Category Archives: DRM

Posts related to the evil of digital restriction management

BadVista vs. BadLinux

So the Free Software Foundation has launched, ostensibly a clearinghouse for informing computer consumers just how harmful Microsoft’s impending Windows Vista is for their digital and online health. To be honest, I haven’t really examined the literature too thoroughly, mostly because I just don’t personally care about Vista (“Yadda yadda, Microsoft bad, proprietary software implicitly wrong and evil, ad nauseum”). Though it did finally get me to thinking about the multimedia-related implications of the new OS upgrade. Per my reading, there will be no new actual multimedia container formats, video codecs, or audio codecs. But there are supposed to be layers upon layers of new DRM and associated rules encapsulating the existing formats and determining where/when/how a user can consume a particular piece of media.

Strange, but with my experiences using Linux over the last year, and particularly in the last week, I could set up a similar site about various shortcomings of Linux (as if that hasn’t been done to death already). But I notice that does not appear to be taken as of this writing.

CinemaNow DVDs

Sometime last week, IMDb’s Studio Briefing notified me that there was an online service for paying for officially licensed DVD images that can be burned (just once, officially): New Movie Download Service Launches Today. The service is CinemaNow.

So, I actually decided to boot into Windows XP and try it out. First, I had to find a movie that I actually wanted. Last Wednesday night, they had 101 titles to choose from, not too many that might be termed “mainstream”. I settled on In Good Company that I saw in the theater and somewhat enjoyed. The price was $3 less than what Amazon charges, as a basic value comparison.

I thought it best to go with all the recommended software. I bit the proverbial bullet and upgraded to the beta of Windows Media Player 11, which is the first I have heard of it. I wonder what new multimedia support challenges it will cause for Linux multimedia? The experience also requires a piece of 3rd party, .NET-based software called FluxDVD.

The whole thing goes fairly seemlessly and takes about 4 hours as promised:

CinemaNow FluxDVD app

The DVD plays in a standalone player as promised. I wonder if the DVD itself features the standard CSS encryption? Probably does but I haven’t checked empirically yet. The source file remains on my hard drive after download. It has a .fluxdvd extension, as seen in the screenshot, and contains some DRM-looking stuff at the front. Double-clicking launches the WMP 11 beta which performs some network activity before playing the file.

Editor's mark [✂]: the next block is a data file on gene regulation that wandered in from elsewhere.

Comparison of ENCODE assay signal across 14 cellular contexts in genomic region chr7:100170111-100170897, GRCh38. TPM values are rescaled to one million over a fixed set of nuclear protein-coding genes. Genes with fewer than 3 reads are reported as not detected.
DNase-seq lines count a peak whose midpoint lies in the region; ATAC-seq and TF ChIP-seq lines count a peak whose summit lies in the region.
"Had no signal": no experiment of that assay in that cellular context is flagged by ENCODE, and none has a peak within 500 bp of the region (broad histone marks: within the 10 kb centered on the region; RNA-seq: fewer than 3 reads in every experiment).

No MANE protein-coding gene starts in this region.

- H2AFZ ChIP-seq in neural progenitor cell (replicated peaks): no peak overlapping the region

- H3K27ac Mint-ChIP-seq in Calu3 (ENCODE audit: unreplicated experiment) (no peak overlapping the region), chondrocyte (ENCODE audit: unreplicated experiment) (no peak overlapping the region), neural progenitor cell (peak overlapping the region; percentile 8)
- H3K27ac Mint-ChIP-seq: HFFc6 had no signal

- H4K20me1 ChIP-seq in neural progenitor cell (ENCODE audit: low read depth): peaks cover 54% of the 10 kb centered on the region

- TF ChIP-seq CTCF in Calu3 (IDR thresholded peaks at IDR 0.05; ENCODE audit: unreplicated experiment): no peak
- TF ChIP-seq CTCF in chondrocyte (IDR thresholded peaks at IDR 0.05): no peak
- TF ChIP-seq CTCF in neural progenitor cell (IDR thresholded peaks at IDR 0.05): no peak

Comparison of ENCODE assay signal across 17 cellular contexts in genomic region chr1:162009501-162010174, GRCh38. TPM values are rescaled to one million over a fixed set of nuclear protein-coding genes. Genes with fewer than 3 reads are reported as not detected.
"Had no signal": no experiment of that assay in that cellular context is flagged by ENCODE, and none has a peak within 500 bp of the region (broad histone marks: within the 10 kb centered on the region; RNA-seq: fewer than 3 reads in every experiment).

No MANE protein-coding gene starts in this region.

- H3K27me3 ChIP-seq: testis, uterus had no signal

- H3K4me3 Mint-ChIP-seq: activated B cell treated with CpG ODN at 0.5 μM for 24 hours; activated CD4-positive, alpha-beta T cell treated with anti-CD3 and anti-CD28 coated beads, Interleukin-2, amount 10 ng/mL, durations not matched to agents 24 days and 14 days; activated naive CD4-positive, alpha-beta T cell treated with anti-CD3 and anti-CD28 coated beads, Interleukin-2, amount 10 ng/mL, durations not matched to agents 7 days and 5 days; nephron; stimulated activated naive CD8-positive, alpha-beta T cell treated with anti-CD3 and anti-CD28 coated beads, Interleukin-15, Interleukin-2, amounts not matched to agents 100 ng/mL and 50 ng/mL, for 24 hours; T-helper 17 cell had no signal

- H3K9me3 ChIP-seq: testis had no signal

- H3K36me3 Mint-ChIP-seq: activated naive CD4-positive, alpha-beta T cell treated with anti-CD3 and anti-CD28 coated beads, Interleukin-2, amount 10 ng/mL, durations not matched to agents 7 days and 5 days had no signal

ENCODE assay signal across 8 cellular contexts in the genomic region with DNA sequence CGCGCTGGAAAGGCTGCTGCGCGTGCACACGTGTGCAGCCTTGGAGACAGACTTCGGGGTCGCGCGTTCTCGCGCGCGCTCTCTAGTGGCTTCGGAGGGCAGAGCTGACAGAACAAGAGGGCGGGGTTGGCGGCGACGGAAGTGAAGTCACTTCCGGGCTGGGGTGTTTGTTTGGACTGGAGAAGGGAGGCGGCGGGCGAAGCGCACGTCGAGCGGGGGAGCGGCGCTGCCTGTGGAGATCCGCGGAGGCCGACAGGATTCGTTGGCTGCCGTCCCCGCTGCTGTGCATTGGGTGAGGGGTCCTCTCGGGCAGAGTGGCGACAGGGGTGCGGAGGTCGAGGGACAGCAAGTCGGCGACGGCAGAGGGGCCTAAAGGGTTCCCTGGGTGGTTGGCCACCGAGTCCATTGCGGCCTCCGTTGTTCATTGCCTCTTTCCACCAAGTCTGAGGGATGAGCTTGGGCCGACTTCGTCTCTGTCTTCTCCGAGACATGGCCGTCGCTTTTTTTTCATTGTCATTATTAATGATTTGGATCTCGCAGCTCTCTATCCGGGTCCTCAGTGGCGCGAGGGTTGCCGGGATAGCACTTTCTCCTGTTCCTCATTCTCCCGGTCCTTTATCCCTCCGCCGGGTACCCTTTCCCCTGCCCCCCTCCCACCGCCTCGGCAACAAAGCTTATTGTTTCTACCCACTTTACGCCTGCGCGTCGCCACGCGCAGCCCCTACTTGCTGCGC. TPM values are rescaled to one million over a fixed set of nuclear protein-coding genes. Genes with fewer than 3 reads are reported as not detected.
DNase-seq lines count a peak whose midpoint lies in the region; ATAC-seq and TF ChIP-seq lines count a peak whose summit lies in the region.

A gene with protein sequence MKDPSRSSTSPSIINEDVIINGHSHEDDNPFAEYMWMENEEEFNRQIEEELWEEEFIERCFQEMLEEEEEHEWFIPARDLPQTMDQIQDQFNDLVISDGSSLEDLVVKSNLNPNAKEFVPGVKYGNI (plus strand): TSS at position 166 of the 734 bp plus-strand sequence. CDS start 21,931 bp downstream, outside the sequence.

The disc image is 1.9 GB. I was wondering if the file was a Windows Media file that got converted to MPEG-2 on the fly by the above program (the “Convert and Burn” was my first clue). Colin Hill points out for me that the actual In Good Company DVD is a dual layer affair.

In other DRM news, I finally got a TV show off of iTunes. It was free. I was sorely disappointed, both with the content and the presentation. Content, because the Blade movie (at least the first one) was so awesome; but the pilot of the spinoff TV series is so bad that they have to give it away for free. Presentation, because the best that iTunes can do is display the 320-width window doublesized to 640. This doesn’t look so great on a 1280-width display. Is it really that tough to do full screen? I think not, especially if iTunes renders the video directly as YUV. I suspect that iTunes probably holds back the full screen feature for a premium version of the program, just as Apple’s QuickTime Player does.

HD-DVD “Hole”

IMDb’s Studio Briefing reports that c’t reports that a hole was found in next-gen copy protection, presumably AACS: Copy Protection Fault Found in HDTV DVD Players. Something about pausing the video and pressing the “print screen” button on the keyboard, along with the hypothesis that the process could be automated to obtain a perfect copy of every video frame, storage implications notwithstanding:

1920 pixels across * 1080 pixels down * 1.5 bytes/pixel * 30 frames/second * 60 seconds/minute * 90 minutes/movie = in the neighborhood of 500 GB

I’m not sure what hardware they’re using for this little science project and I’m too lazy to track down more research. What’s to get excited about? This is just the ever-present analog hole (roughly stated: If you can perceive it, you can copy it). We know that the copy protection will really be broken when we have an open source program that can figure out the content encryption key and decrypt the material for real time decompression and presentation.

This article reminded me to follow up on the Toshiba Qosmio laptop that was supposed to have an HD-DVD ROM drive. It turns out to be the Qosmio G35-AV650 model that is equipped with said drive.

Blu-Ray Even Further Behind

Not to be outdone by the recent delay of HD-DVD technology, Sony has also delayed Blu-Ray consumer devices. Today’s IMDb Studio Briefing reports “that [Sony] has been forced to delay the launch of PlayStation 3 until November”. The reason cited is most curious: “to upgrade the copy-protection feature of its Blu-ray technology.”

Blu-Ray logo

The last I heard, Blu-Ray and HD-DVD were both supposed to leverage Advanced Access Content System (AACS) for content protection. Maybe Sony went off the reservation by implementing a separate DRM scheme? Or possibly there is much more to the story than can be fit in a 2-sentence news brief.

It has been a long time since I looked at that AACS stuff, there wasn’t much to look at. Let’s look again: Now, the site’s specification page contains 7 different PDF documents. Their FAQ page is still conspicuously empty, which is too bad since the #1 question I have is, “How is this scheme ever supposed to fly?” I can’t wait to read through all of the PDFs.